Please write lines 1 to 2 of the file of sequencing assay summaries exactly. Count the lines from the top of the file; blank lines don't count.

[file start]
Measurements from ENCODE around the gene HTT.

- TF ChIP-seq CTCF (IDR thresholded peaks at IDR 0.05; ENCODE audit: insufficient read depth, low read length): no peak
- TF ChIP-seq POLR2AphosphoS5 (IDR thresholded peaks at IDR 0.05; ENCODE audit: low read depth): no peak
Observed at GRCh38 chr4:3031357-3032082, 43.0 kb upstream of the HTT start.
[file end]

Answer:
Measurements from ENCODE around the gene HTT.

- TF ChIP-seq CTCF (IDR thresholded peaks at IDR 0.05; ENCODE audit: insufficient read depth, low read length): no peak